|Thursday, 14 December 2017|
Cyprus News Agency: News in English, 12-01-24
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From: The Cyprus News Agency at <http://www.cyna.org.cy>
 Downer says talks at Greentree are intenseThe UN Secretary General`s Special Adviser on Cyprus Alexander Downer has described talks at Greentree, New York, between the leaders of the two communities in Cyprus and the UN Secretary General, as intensive.
Speaking to the press, after Monday`s joint meetings, Downer said the talks focused on three of the core issues in negotiations for a Cyprus settlement, namely ``the executive, property, and citizenship.``
``The Secretary General has spent around six hours with the leaders, including breakfast and through to the end of a working lunch, and I think the best way to describe the talks today is that they have been intensive right from the very beginning. After breakfast through to now this has been a very intensive day, with a very heavy focus on the three core issues and we obviously will be convening again tomorrow to continue with those discussions,`` he said.
Regarding Tuesday`s schedule, Downer said the Secretary General will return for a working lunch and then he will conduct meetings throughout the afternoon. ``So tomorrow he will spend another six hours or so with the leaders and their teams, and in the evening he will be taking the two leaders and their spouses to Manhattan for a social dinner,`` he said.
After the Secretary General left on Monday, UN Undersecretary General for Political Affairs Lynn Pascoe and Downer had further discussions with the leaders and their teams, again focusing on the core issues.
``There is clearly still ground to cover in order to make for a successful outcome for this meeting and we look forward to a constructive day tomorrow,`` Downer said.
Downer noted that ``the Secretary General made his expectations clear this morning that he is looking for the leaders to make decisive moves,`` and ``he also reminded the two leaders that they must keep the big vision of a United Cyprus in their sights.`` Replying to questions by Turkish reporters concerning alleged leaks from the Greek Cypriot side, Downer said ``what we really want here in these two days of negotiation is to focus on the core issues where there has not been convergence and every effort has to be put into that.``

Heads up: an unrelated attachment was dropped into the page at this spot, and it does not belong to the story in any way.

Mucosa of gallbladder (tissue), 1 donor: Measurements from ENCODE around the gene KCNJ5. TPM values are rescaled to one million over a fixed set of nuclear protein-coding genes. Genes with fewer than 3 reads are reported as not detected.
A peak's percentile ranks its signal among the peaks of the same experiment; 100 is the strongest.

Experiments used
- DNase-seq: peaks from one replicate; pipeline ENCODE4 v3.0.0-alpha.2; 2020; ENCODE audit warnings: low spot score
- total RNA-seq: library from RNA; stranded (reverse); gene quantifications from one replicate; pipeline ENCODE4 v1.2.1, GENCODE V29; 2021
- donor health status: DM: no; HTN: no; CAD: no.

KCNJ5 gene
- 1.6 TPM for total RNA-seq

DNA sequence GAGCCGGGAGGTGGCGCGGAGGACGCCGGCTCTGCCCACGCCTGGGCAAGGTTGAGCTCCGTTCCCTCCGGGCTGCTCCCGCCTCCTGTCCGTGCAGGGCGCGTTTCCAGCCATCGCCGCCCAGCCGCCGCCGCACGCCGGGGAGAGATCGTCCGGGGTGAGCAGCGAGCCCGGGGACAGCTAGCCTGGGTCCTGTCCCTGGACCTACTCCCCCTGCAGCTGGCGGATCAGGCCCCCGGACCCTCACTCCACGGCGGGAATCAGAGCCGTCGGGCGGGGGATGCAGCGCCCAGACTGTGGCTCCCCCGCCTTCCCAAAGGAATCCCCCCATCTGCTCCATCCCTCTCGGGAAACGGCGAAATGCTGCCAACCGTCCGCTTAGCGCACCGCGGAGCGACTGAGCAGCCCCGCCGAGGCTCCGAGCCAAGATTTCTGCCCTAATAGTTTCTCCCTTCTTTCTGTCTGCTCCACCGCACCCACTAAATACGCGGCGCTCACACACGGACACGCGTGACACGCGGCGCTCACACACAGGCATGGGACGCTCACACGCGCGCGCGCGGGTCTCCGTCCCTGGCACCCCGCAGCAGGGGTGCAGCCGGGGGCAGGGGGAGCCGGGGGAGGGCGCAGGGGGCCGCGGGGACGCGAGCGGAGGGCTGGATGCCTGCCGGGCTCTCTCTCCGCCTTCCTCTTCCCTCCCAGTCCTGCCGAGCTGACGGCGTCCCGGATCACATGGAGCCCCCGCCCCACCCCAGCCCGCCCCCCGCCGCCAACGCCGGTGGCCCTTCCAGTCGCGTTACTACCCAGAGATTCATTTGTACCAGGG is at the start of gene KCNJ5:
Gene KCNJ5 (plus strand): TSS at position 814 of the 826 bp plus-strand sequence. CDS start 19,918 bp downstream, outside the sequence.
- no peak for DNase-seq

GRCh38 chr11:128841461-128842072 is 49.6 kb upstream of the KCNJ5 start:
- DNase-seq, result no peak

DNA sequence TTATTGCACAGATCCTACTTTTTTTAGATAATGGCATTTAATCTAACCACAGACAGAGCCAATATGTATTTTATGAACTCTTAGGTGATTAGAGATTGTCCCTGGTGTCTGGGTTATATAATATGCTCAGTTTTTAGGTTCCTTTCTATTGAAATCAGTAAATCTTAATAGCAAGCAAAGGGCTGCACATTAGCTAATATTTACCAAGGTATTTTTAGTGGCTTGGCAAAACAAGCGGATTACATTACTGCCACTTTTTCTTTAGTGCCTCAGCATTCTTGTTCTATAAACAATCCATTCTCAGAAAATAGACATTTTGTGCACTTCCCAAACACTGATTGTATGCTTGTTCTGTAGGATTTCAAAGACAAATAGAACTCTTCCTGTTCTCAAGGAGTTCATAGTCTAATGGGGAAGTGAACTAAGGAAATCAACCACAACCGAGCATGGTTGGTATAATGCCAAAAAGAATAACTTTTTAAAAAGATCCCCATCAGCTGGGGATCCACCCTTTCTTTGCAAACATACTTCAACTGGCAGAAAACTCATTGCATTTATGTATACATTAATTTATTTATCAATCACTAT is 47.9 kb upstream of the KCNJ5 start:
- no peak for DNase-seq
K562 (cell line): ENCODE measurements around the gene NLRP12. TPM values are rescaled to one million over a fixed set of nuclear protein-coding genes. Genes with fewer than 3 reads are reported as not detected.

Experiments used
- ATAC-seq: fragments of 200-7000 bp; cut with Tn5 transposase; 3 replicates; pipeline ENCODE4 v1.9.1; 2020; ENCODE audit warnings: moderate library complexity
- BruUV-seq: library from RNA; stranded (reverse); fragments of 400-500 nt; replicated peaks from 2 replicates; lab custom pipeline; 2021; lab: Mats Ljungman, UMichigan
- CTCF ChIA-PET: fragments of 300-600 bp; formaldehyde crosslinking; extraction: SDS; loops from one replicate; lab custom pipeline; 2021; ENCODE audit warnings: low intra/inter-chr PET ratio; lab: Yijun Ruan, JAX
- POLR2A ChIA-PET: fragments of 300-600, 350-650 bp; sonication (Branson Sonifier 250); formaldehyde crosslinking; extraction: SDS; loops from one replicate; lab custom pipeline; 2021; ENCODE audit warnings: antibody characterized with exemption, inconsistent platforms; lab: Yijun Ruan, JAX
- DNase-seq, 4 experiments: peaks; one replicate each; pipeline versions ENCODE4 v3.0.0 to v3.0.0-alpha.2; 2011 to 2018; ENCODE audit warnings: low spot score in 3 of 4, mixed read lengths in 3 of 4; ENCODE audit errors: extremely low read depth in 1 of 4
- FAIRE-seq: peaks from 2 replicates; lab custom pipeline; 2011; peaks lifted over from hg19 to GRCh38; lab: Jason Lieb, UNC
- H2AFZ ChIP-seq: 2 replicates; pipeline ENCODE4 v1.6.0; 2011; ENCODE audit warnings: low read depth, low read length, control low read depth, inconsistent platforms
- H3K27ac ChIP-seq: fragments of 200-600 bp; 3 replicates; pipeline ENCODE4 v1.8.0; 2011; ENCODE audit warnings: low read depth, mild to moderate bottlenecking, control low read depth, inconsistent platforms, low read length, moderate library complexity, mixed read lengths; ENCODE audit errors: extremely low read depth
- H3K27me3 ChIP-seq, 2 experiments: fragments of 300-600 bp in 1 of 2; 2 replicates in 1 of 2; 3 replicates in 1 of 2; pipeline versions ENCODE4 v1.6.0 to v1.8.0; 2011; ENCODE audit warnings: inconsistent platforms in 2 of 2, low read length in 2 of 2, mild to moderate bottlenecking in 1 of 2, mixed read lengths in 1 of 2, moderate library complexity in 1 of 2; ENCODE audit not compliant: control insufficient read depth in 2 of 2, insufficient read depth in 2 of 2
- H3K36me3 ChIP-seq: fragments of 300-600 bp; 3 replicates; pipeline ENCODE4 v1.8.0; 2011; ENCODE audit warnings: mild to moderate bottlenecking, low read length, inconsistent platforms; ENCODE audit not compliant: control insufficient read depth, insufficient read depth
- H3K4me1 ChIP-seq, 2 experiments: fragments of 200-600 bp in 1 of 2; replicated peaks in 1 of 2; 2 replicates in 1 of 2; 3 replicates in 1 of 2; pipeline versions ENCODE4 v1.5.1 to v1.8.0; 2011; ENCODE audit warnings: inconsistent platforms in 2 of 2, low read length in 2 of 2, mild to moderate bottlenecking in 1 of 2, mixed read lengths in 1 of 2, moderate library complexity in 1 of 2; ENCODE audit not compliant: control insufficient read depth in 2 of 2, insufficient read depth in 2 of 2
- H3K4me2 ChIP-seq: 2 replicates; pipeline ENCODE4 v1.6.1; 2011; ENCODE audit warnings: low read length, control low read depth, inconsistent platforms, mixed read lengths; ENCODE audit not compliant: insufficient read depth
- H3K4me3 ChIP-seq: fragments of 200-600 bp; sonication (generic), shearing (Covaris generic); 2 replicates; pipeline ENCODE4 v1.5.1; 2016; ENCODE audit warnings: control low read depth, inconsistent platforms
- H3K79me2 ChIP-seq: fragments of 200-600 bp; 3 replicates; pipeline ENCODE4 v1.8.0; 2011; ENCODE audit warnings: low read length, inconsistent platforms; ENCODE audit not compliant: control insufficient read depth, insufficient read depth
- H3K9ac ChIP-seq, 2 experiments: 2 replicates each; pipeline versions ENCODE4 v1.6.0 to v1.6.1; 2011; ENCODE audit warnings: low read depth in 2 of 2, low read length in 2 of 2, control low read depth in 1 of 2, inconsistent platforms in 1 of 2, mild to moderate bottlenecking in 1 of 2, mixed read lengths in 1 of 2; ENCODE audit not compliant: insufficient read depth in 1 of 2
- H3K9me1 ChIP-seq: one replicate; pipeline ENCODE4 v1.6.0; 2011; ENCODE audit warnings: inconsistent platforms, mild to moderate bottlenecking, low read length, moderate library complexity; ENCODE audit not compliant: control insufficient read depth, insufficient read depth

He added that ``the leaders cannot be distracted by the media`` and that ``the leaders and their teams have got to focus on these core issues to get the right outcomes on these issues, and so that is what we are encouraging them to do, and to not get into commentary on the media.``
Downer dismissed remarks that there was no change in the positions on the issues under discussion.
``I think its wrong to say there is no change. Obviously, positions are explored and thought about and views exchanged. There has been an enormous amount of discussion. As I said, I think the word that is the best takeout of the day is `intense`,`` he said.
He added that ``there has been intense discussion on these issues and we hope as we move to tomorrow that the discussion of today will help create the foundation for convergences,`` noting that ``lots of different ideas have been canvassed backwards and forwards.``
Asked if the UN prerequisites had been met and how this had affected the outcome of the Greentree meeting, Downer said ``data is being provided and that has been important.``
``That goes back to the time of the Secretary Generals letter to the two leaders from the 6th of January and since the two leaders received the letters there has been the beginnings of an exchange of data and more data is being exchanged as we go through these two days. With the outlines, we have obviously seen them, we have had discussions with the two sides about the outlines, we have done this in Nicosia and so I do not think there has been any problem with any of this,`` he said.
He added that ``there is obviously a debate about how quickly the data has been provided, should it have been provided more quickly and earlier or should it not and with preconditions met, and so on.``
``You can have a debate about history but we do not live in history, we live in the present and in the context of the present the data is being provided and that is obviously a significant part of the process,`` he said.
Asked about a possible international conference after the Greentree meeting, Downer said ``there are three core issues at stake here in these discussions at Greentree`` that that there have been ``intense discussions about all three of these issues and there will continue to be discussions tomorrow.``
``Obviously in an ideal world we would like to see convergences on all those issues and be able to move the whole process forward culminating in an international conference. But to tell you the truth, we will just have to see how we get on tomorrow before any judgments can be made by both the two sides and the Secretary General, and all three of them working together on the way forward from here,`` he added.
To questions regarding Cyprus` EU Presidency in the second half of 2012, Downer said he believed it was ``very important that the two leaders do make substantial progress`` and that the EU Presidency ``will be a major responsibility.``